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The common cold most often causes a runny nose, nasal congestion, and sneezing. You may also have a sore throat, cough, headache, or other symptoms.
Upper respiratory infection - viral; Cold
It is called the common cold for good reason. There are over one billion colds in the United States each year. You and your children will probably have more colds than any other type of illness.
Colds are the most common reason that children miss school and parents miss work. Parents often get colds from their children.
Children can get many colds every year. They usually get them from other children. A cold can spread quickly through schools or daycares.
Colds can occur at any time of the year, but they are most common in the winter or rainy seasons.
A cold virus spreads through tiny, air droplets that are released when the sick person sneezes, coughs, or blows their nose.
You can catch a cold if:
- A person with a cold sneezes, coughs, or blows their nose near you
- You touch your nose, eyes, or mouth after you have touched something contaminated by the virus, such as a toy or doorknob.
People are most contagious for the first 2 to 3 days of a cold. A cold is most often not contagious after the first week.
Cold symptoms usually start about 2 or 3 days after you came in contact with the virus, although it could take up to a week. Symptoms mostly affect the nose.
The most common cold symptoms are:
Adults and older children with colds generally have a low fever or no fever. Young children often run a fever around 100-102°F.
Depending on which virus caused your cold, you may also have:
Most colds go away in a few days. Some things you can do to take care of yourself with a cold include:
- Get plenty of rest and drink fluids.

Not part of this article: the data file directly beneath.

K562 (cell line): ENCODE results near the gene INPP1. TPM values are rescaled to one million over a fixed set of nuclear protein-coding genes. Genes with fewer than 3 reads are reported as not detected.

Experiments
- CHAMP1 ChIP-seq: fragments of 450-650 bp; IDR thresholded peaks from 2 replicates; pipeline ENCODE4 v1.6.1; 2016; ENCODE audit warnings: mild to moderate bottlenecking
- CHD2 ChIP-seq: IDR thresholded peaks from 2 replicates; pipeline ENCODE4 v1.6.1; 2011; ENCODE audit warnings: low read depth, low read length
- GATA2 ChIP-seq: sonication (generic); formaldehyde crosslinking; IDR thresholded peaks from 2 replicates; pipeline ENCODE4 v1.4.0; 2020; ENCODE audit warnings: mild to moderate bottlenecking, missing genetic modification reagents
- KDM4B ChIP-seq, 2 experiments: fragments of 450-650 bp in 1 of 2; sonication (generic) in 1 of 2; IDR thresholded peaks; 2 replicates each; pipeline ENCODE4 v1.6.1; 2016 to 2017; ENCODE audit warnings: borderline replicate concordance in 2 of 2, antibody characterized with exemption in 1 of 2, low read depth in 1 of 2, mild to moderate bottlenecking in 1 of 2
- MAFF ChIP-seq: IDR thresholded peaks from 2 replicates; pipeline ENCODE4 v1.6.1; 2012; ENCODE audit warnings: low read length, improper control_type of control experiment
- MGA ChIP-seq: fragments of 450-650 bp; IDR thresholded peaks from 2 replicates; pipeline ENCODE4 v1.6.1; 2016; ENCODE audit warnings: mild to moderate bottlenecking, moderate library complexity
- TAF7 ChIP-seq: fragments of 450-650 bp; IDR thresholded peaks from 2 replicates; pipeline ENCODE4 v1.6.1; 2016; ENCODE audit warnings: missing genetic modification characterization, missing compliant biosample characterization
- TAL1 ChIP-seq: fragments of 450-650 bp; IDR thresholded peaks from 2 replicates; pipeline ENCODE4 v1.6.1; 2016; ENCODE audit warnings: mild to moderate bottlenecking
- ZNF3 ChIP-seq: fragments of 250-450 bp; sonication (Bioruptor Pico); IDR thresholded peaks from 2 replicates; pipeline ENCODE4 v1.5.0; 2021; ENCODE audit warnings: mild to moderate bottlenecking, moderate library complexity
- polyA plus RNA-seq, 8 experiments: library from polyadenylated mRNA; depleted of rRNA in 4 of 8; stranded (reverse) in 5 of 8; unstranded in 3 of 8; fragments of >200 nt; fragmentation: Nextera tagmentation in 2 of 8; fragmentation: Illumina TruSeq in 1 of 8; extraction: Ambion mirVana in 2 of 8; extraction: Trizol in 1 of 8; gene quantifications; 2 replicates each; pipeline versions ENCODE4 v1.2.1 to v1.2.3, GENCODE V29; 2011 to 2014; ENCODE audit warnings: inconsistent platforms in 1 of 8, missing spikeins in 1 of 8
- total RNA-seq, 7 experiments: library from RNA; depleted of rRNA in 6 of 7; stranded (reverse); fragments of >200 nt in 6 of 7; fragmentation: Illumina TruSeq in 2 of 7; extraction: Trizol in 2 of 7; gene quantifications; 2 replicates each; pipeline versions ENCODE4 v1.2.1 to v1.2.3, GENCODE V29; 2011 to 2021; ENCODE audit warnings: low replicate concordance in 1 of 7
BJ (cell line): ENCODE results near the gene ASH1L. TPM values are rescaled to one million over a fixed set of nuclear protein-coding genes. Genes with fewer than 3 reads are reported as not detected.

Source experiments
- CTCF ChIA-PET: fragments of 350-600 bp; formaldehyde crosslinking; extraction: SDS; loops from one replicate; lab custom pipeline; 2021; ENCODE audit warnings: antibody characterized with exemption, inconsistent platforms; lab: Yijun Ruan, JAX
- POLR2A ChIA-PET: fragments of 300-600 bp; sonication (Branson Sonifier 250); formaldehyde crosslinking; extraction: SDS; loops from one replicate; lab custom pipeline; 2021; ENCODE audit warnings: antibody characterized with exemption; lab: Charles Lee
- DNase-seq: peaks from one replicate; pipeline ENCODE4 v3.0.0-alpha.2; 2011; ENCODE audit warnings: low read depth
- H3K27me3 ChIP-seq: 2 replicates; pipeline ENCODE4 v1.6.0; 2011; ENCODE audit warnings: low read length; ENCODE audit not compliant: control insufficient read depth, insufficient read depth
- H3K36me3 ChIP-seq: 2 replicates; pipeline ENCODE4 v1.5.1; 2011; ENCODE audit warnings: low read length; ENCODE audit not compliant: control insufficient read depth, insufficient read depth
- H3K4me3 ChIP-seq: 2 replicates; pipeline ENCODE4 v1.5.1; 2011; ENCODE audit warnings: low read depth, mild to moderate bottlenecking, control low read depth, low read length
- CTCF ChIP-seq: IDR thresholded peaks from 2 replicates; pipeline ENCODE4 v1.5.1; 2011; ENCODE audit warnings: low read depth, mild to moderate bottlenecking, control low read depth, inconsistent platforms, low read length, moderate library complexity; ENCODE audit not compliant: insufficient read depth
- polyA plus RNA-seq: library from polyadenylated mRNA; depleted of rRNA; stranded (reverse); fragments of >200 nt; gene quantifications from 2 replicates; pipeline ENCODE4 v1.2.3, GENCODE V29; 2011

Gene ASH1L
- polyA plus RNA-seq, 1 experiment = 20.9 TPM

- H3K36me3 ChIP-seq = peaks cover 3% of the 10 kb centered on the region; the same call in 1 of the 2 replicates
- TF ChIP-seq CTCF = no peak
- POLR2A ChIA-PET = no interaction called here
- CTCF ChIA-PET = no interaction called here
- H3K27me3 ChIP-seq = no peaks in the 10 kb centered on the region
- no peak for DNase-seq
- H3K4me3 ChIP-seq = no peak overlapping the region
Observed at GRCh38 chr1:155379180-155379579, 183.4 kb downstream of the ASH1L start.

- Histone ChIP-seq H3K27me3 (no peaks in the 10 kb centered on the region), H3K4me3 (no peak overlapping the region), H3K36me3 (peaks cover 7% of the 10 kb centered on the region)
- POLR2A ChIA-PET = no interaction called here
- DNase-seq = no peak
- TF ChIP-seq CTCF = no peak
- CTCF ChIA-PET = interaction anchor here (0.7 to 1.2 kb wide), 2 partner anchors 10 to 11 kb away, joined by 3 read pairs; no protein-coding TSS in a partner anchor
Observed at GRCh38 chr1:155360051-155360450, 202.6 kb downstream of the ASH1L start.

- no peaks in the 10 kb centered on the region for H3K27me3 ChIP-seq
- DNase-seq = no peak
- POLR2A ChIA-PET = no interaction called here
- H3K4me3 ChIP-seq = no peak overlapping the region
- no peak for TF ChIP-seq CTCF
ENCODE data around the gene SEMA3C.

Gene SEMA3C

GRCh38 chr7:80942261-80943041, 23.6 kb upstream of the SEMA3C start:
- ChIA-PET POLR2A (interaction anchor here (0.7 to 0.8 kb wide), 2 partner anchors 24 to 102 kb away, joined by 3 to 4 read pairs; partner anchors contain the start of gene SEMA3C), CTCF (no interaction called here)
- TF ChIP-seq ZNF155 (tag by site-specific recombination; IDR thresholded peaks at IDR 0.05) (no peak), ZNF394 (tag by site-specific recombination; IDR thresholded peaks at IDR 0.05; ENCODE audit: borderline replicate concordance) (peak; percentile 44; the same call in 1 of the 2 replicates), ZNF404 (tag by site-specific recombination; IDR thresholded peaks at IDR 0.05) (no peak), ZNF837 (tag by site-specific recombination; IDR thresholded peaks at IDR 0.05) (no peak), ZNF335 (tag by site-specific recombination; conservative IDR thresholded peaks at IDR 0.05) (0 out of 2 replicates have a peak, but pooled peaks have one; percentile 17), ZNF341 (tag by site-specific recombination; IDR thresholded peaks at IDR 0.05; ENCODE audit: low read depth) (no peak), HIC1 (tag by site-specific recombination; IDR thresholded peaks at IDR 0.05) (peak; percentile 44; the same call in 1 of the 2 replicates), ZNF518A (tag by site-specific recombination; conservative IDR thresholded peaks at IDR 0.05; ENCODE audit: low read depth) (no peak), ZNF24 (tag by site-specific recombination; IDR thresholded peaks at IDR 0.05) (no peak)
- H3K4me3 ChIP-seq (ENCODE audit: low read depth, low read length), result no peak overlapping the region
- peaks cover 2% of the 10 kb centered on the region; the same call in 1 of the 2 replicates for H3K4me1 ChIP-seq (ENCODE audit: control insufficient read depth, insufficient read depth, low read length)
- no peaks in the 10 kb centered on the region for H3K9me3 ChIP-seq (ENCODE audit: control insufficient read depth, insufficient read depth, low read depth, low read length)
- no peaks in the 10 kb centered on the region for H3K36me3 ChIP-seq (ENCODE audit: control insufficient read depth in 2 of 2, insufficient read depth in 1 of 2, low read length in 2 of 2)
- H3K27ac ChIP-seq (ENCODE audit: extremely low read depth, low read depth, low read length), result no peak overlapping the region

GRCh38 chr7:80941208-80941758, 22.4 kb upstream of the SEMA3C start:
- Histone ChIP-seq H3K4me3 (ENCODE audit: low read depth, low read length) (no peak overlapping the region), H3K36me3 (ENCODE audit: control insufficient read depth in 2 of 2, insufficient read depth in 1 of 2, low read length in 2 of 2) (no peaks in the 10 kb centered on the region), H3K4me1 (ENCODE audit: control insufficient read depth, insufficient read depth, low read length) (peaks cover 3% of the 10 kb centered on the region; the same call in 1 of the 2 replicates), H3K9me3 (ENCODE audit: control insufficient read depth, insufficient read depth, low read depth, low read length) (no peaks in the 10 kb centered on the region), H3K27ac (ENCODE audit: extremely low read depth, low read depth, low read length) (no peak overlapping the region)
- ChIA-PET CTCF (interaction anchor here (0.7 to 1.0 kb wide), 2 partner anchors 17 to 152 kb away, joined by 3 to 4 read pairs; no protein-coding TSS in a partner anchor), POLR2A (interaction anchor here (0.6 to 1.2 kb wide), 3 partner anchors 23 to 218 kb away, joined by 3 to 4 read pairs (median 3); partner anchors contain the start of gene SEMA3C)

- Over-the-counter cold and cough medicines may help ease symptoms in adults and older children. They do not make your cold go away faster, but can help you feel better. Over-the-counter (OTC) cough and cold medicines are not recommended for children under age 4.
- Antibiotics should not be used to treat a common cold.
- Many alternative treatments have been tried for colds, such as vitamin C, zinc supplements, and echinacea. Talk to your health care provider before trying any herbs or supplements.
The fluid from your runny nose will become thicker and may turn yellow or green within a few days. This is normal, and not a reason for antibiotics.
Most cold symptoms go away within a week in most cases. If you still feel sick after 7 days, see your health care provider to rule out a sinus infection, allergies, or other medical problem.
Colds are the most common trigger of wheezing in children with asthma.
A cold may also lead to:
When to Contact a Medical Professional
Try treating your cold at home first. Call your health care provider if:
- You have problems breathing.
- Your symptoms get worse or do not improve after 7 to 10 days.
To lower your chances of getting sick:
- Always wash your hands. Children and adults should wash hands after nose-wiping, diapering, and using the bathroom, and before eating and preparing food.
- Disinfect your environment. Clean commonly touched surfaces (such as sink handles, door knobs, and sleeping mats) with an EPA-approved disinfectant.
- Choose smaller daycare classes for your children.
- Use instant hand sanitizers to stop the spread of germs.
- Use paper towels instead of sharing cloth towels.
The immune system helps your body fight off infection. Here are ways to support the immune system:
- Avoid secondhand smoke. It is responsible for many health problems, including colds.
- Do not use antibiotics if they are not needed.
- Breastfeed infants if possible. Breast milk is known to protect against respiratory tract infections in children, even years after you stop breastfeeding.
- Drink plenty of fluids to help your immune system work properly.
- Eat yogurt that contains "active cultures." These may help prevent colds. Probiotics may help prevent colds in children.
- Get enough sleep.
- Last reviewed on 11/2/2014
- Linda J. Vorvick, MD, Medical Director and Director of Didactic Curriculum, MEDEX Northwest Division of Physician Assistant Studies, Department of Family Medicine, UW Medicine, School of Medicine, University of Washington, Seattle, WA. Also reviewed by David Zieve, MD, MHA, Isla Ogilvie, PhD, and the A.D.A.M. Editorial team.
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